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Zullo's Inness Exhibit to Close on Sunday

"Late Autumn Snow" by Dennis Sheehan. Credit: ZulloGallery.org
"Late Autumn Snow" by Dennis Sheehan. Credit: ZulloGallery.org
The first Inness Invitational Landscape Exhibition at the Zullo Gallery on Main Street will close on Sunday, Jan. 26. 

The exhibit features local artists Dennis Sheehan and Christina Beecher.  

According to Zullo's website, the exhibit celebrates the landscape tradition exemplified by the work of George Inness, often called "The father of American landscape painting" who lived and painted in Medfield in the 19th century and whose images of this countryside remain icons of the New England landscape in art.
This inaugural Inness Invitational exhibit will feature two of the top landscape painters working today: Dennis Sheehan and Christina Beecher. For more about these artists, click HERE.

Who was George Inness? 

Landscape artist George Inness first arrived in Medfield in 1859. Coming into town he peered out the stagecoach window at the broad meadows, trees and marshlands that he would immortalize in so many of his paintings. Since studying and painting in the art centers of Europe, the then 34-year old Inness had begun to develop his own unique style which broke all the traditional rules for landscape painting.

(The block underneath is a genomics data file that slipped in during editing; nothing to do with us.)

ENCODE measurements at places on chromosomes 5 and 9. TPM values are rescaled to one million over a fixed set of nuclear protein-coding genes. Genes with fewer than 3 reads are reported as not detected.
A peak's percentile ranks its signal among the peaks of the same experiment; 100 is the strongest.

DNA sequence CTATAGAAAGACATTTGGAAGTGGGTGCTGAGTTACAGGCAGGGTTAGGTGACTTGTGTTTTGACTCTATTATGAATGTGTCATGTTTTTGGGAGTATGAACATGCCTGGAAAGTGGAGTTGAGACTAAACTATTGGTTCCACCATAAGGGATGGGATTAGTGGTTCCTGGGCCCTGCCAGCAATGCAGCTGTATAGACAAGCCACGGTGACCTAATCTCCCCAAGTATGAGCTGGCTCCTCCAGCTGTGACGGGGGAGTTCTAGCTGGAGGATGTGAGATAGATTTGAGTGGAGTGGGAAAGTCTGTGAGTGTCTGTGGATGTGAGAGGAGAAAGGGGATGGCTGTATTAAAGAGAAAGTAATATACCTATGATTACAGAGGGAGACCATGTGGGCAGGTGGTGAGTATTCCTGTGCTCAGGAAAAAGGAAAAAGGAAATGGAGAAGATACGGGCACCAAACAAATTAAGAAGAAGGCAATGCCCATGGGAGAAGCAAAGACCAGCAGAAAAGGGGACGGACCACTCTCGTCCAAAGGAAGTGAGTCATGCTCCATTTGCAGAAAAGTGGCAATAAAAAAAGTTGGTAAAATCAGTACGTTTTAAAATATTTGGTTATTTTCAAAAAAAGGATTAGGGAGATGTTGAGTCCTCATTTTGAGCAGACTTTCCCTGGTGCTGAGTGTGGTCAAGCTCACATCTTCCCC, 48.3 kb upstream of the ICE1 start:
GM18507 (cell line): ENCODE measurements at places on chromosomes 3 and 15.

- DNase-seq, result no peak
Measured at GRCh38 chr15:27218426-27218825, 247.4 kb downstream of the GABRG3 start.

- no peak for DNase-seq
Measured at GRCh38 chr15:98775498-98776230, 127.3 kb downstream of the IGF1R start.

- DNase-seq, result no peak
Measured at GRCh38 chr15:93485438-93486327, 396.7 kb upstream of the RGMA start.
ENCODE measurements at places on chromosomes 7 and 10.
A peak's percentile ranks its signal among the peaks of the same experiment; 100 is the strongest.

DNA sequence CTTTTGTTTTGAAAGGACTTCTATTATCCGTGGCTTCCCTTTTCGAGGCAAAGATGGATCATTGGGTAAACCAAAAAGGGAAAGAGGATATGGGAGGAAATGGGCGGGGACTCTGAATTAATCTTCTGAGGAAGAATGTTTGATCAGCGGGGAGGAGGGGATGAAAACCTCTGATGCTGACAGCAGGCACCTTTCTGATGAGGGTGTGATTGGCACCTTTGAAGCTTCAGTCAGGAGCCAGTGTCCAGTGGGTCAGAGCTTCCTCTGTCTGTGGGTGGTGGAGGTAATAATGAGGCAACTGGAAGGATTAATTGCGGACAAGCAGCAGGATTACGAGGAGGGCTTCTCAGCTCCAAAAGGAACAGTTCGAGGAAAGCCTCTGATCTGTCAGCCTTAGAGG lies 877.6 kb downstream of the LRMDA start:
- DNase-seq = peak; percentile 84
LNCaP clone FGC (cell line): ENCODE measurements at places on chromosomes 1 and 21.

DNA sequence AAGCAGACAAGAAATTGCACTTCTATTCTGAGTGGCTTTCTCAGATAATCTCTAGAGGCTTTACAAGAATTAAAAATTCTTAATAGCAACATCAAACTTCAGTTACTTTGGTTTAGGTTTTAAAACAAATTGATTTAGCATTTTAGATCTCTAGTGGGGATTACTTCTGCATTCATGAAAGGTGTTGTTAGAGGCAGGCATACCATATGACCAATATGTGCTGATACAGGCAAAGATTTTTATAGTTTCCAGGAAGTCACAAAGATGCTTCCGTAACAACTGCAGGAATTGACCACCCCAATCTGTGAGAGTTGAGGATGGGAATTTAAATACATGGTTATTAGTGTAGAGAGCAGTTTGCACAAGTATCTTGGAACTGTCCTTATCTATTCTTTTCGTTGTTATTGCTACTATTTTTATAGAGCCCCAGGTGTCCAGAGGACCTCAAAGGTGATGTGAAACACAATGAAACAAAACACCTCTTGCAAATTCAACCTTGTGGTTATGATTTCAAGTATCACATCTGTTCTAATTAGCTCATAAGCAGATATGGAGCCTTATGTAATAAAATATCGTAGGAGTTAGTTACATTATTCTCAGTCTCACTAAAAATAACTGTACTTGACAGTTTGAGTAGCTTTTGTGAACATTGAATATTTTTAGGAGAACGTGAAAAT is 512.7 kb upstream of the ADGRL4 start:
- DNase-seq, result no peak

Inness, his wife Lizzie and their five children rented the house which still stands today at 406 Main Street and the artist set up his studio in the barn behind the house. One of the paintings he did, during what Inness called the "Medfield Period" of his life from 1859-1864, was a landscape entitled "Summer, Medfield, Massachusetts."

Inness was noted for independence of thought and a willingness to cast off whatever he felt was superficial. He sketched out of doors and then painted from sketches and from memory in his studio. His work is represented in the collections of many American art museums.

Perhaps Inness' most famous work, "Peace and Plenty," painted while in Medfield, is a scene of the meadows and trees surrounding the Charles River. He moved to Eaglewood, New Jersey in 1864.

"Medfield," he said," was the peace haven, which allowed me to develop my own individual style from the ideas and inspiration of my European studies." 

The gallery is open on Saturdays and Sundays from noon to 5 p.m. 

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